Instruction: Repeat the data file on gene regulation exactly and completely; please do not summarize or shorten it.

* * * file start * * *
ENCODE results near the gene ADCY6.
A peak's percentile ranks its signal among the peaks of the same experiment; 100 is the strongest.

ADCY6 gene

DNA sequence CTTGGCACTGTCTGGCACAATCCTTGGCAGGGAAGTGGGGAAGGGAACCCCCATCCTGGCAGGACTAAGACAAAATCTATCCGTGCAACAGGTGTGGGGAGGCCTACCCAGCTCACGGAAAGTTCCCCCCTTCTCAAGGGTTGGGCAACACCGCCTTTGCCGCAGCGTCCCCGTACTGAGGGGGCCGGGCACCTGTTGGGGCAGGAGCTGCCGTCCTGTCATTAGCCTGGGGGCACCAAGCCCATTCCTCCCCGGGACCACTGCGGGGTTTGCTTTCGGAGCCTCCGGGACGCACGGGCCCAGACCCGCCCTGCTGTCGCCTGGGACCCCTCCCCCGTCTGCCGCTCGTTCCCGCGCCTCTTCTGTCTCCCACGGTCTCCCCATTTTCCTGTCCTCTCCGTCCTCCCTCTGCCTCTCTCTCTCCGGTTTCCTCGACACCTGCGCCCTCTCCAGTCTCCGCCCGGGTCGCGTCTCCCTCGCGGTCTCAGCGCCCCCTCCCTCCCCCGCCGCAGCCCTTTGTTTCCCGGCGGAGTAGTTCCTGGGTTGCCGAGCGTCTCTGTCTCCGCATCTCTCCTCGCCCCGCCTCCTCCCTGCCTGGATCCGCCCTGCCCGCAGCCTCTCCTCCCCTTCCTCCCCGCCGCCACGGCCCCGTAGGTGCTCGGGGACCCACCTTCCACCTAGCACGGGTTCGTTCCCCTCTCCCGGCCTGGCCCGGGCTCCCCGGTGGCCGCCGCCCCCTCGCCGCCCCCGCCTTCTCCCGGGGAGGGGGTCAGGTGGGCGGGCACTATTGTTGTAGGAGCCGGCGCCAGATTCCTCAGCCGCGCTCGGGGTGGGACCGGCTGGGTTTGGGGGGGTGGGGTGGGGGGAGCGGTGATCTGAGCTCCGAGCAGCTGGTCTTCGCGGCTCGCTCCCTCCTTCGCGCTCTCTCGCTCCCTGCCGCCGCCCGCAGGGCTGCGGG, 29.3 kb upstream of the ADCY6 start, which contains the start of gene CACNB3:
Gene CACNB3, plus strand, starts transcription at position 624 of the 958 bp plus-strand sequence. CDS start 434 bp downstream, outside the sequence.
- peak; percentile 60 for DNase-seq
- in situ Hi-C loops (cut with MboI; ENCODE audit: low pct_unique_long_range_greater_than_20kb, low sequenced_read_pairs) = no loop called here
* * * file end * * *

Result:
ENCODE results near the gene ADCY6.
A peak's percentile ranks its signal among the peaks of the same experiment; 100 is the strongest.

ADCY6 gene

DNA sequence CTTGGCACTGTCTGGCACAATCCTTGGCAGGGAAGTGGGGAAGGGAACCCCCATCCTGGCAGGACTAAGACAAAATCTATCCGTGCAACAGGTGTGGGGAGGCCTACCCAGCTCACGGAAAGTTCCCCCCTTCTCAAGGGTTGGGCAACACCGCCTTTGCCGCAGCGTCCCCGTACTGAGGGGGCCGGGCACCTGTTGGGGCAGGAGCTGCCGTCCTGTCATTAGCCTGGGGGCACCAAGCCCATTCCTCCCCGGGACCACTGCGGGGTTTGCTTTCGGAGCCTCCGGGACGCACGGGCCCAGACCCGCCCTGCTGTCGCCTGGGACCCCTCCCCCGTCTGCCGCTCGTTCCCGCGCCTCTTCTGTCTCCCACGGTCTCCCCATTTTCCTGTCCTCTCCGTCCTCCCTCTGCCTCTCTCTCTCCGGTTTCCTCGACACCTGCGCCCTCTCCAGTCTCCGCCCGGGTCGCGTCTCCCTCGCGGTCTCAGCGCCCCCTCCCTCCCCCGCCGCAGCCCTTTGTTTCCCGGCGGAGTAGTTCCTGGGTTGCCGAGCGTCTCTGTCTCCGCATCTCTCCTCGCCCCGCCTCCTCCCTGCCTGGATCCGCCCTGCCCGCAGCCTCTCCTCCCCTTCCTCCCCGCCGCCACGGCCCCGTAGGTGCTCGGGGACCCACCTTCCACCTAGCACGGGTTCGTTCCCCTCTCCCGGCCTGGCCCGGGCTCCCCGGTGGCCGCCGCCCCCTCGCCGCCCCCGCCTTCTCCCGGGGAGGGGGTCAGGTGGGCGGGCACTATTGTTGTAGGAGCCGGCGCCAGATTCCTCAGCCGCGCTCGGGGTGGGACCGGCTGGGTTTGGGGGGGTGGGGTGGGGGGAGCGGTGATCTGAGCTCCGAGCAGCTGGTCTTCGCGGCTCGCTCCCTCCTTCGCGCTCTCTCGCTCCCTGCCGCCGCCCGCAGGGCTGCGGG, 29.3 kb upstream of the ADCY6 start, which contains the start of gene CACNB3:
Gene CACNB3, plus strand, starts transcription at position 624 of the 958 bp plus-strand sequence. CDS start 434 bp downstream, outside the sequence.
- peak; percentile 60 for DNase-seq
- in situ Hi-C loops (cut with MboI; ENCODE audit: low pct_unique_long_range_greater_than_20kb, low sequenced_read_pairs) = no loop called here